Accused or charged

An investigation in a criminal case often starts with a person being classified as a suspect. This is not a formal status which gives the suspect more rights.   A person suspected of a crime can be given the legal status of ‘charged’ at various points in the investigation (e.g. anyone remanded in custody is classed as charged).

According to section 83 of the Criminal Procedure Act, a suspect is classed as charged when “the prosecuting authority has charged him or when proceedings against him are commenced in court or seizure, search, confiscation or similar precautions have been decided or undertaken against him”.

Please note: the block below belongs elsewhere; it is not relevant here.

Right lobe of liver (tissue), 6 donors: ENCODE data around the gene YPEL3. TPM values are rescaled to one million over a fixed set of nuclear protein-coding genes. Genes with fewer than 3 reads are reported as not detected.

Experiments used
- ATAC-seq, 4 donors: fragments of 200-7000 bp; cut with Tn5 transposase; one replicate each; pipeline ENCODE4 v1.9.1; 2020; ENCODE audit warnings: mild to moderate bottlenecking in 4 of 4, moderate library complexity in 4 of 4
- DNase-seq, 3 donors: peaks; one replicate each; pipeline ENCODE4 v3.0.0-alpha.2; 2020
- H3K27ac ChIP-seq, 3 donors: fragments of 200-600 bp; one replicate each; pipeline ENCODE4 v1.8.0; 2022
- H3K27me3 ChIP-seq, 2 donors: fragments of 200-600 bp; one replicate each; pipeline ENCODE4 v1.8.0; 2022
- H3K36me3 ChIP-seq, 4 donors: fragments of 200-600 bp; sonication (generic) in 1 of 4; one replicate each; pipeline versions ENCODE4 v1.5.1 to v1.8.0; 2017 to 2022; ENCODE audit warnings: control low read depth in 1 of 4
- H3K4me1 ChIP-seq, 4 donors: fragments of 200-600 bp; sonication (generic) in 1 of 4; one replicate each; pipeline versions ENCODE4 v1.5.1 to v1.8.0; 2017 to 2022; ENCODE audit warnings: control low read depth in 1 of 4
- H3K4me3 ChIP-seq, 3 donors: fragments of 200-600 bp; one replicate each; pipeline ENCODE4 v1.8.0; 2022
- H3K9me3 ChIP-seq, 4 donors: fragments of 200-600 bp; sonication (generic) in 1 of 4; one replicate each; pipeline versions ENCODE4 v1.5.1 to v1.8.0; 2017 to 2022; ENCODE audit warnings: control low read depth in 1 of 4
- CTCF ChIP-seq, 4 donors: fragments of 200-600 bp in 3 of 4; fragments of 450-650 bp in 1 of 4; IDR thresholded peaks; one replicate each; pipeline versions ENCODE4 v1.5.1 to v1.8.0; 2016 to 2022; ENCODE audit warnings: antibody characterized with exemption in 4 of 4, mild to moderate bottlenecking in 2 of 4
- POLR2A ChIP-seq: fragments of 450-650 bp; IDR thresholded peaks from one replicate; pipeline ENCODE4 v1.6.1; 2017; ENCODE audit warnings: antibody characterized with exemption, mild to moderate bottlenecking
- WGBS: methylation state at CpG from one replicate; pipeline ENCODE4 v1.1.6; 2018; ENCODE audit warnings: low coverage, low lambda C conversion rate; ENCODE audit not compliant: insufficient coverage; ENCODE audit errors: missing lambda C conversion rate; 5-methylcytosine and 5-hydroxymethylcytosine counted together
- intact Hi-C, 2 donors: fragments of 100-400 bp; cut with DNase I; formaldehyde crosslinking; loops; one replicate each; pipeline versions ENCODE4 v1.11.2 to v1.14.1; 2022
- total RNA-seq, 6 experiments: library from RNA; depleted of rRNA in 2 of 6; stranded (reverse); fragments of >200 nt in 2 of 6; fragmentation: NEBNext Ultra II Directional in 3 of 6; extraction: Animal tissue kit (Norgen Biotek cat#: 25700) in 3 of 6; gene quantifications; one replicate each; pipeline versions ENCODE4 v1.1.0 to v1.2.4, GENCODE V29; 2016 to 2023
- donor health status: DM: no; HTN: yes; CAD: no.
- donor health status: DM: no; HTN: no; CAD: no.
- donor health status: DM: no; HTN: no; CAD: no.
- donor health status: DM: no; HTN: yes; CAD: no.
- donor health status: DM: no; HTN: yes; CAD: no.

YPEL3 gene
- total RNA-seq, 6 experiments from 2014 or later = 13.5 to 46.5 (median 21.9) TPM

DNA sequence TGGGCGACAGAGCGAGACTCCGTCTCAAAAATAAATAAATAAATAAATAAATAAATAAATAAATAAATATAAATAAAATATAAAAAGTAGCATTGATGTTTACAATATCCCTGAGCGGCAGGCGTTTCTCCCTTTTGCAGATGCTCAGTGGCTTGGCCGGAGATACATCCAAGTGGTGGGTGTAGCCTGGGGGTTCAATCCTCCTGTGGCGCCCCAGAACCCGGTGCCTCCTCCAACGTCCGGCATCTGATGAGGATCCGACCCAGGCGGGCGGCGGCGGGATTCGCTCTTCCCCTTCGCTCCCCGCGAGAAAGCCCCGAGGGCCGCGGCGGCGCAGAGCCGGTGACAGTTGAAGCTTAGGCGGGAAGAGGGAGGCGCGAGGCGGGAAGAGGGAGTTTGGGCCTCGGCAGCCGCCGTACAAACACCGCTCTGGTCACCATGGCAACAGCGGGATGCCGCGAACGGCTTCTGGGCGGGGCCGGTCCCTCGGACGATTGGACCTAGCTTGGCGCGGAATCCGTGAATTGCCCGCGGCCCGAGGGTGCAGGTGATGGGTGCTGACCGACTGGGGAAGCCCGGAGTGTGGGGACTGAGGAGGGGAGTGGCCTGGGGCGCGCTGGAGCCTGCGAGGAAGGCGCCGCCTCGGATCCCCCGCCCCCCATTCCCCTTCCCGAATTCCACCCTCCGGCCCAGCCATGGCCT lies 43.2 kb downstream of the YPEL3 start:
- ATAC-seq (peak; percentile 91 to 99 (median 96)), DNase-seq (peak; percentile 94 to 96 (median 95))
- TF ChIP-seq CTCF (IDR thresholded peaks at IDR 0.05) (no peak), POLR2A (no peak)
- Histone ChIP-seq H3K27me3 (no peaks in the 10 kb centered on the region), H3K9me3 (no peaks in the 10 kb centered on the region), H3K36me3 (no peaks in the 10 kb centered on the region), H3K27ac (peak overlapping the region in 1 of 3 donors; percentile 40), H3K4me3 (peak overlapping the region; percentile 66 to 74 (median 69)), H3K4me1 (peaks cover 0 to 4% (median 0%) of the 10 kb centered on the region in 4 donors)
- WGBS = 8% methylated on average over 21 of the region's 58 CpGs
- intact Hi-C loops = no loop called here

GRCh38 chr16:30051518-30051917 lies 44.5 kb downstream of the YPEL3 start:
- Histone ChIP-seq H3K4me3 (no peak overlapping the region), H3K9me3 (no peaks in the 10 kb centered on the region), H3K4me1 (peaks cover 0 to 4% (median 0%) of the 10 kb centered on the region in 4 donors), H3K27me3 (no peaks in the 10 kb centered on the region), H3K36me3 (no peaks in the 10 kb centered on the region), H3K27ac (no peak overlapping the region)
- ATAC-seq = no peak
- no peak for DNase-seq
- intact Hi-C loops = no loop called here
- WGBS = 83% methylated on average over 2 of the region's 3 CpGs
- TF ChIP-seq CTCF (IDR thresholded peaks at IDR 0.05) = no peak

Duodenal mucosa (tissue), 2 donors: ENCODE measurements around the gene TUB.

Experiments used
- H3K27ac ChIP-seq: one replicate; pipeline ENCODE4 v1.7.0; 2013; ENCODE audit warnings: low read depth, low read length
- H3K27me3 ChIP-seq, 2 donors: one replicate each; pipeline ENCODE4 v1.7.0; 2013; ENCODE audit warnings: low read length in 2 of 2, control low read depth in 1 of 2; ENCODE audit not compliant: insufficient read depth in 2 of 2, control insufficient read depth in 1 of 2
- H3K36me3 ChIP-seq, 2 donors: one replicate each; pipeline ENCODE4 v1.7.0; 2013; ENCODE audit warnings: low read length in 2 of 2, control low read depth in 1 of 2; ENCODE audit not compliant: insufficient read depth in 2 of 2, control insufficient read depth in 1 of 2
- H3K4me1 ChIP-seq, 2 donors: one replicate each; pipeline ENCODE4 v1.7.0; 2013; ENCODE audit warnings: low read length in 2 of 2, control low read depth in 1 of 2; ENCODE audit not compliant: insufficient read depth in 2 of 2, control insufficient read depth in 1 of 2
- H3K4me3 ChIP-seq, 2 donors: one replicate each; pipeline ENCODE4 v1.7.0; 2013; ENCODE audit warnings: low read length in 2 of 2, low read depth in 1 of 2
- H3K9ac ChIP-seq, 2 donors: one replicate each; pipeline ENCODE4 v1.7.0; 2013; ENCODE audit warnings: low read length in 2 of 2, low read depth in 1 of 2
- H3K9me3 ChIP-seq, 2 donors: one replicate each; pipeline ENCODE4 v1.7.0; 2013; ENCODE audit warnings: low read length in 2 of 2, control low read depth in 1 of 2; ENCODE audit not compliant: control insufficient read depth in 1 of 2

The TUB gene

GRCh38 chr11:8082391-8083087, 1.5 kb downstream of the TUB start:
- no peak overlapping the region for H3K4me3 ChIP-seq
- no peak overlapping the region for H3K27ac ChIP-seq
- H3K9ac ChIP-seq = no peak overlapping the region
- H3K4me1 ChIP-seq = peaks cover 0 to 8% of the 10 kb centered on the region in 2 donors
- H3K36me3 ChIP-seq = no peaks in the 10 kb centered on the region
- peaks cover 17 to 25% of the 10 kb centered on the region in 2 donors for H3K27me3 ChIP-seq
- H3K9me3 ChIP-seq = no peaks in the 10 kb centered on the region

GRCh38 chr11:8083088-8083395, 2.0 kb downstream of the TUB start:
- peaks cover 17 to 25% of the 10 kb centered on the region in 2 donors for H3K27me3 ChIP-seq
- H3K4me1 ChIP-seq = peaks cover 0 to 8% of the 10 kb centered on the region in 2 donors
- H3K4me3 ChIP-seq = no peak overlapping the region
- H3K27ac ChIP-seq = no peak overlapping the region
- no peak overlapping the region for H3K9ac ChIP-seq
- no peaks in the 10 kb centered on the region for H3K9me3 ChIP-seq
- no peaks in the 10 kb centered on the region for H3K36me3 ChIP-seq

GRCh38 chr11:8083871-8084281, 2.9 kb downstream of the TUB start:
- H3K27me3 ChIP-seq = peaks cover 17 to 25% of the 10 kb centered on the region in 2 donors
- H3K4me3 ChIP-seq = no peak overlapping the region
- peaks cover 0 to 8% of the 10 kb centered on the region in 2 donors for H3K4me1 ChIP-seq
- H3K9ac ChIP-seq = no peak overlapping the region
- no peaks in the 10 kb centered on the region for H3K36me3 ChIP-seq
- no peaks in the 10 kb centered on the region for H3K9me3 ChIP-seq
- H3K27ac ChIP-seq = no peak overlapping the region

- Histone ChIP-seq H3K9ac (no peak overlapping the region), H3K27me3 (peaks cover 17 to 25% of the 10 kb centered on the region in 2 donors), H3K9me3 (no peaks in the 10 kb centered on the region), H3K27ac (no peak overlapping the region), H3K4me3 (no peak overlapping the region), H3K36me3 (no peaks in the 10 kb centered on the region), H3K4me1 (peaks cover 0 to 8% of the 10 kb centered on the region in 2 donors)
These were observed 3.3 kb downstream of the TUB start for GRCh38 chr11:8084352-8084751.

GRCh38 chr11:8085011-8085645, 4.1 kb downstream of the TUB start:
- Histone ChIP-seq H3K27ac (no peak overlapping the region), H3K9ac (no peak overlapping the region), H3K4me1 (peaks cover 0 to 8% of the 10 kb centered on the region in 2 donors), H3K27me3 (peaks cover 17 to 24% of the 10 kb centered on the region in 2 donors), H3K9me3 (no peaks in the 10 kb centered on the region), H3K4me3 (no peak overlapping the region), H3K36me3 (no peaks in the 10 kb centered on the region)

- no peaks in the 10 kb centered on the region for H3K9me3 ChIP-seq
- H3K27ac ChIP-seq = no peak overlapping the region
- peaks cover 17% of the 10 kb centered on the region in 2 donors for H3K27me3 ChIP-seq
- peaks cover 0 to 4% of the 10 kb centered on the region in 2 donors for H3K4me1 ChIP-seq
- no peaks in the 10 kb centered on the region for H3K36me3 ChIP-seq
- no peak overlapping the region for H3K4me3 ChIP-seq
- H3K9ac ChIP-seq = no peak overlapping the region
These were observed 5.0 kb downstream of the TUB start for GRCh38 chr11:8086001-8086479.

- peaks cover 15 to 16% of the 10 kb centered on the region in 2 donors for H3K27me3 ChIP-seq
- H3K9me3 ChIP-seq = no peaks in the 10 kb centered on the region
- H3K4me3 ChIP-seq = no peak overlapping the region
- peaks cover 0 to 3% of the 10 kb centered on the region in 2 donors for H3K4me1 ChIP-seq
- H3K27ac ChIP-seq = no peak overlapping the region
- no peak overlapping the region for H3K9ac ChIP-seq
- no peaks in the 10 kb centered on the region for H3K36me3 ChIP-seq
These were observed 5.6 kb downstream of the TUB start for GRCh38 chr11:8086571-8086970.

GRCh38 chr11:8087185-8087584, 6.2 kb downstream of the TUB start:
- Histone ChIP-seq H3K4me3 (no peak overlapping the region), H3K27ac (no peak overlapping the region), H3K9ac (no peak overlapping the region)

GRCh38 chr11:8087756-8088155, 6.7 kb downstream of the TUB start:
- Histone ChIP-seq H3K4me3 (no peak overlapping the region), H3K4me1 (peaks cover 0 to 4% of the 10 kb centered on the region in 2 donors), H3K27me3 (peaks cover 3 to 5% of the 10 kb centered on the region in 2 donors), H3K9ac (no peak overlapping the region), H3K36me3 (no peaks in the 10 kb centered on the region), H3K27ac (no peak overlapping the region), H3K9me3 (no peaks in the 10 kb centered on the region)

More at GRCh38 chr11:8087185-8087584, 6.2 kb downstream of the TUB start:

Charges can be dropped during investigation, such that the person is not deemed to be charged when investigations are concluded. A suspect cannot be given the status of charged by the undertaking of secret investigation proceedings such as communications intercepts.

Once investigations for a case are completed, the prosecuting authority files charges when it believes that the person charged should be tried for the actions he is charged for. At that time, the person is given the status of accused in the case.

 In many cases, the status of charged and accused give entitlement to defence at the public's expense. In addition, suspects charged or accused have more rights of access to the case documents.

You can find more details on your rights as charged and accused in a criminal case on the Ministry of Justice and Public Security's website.

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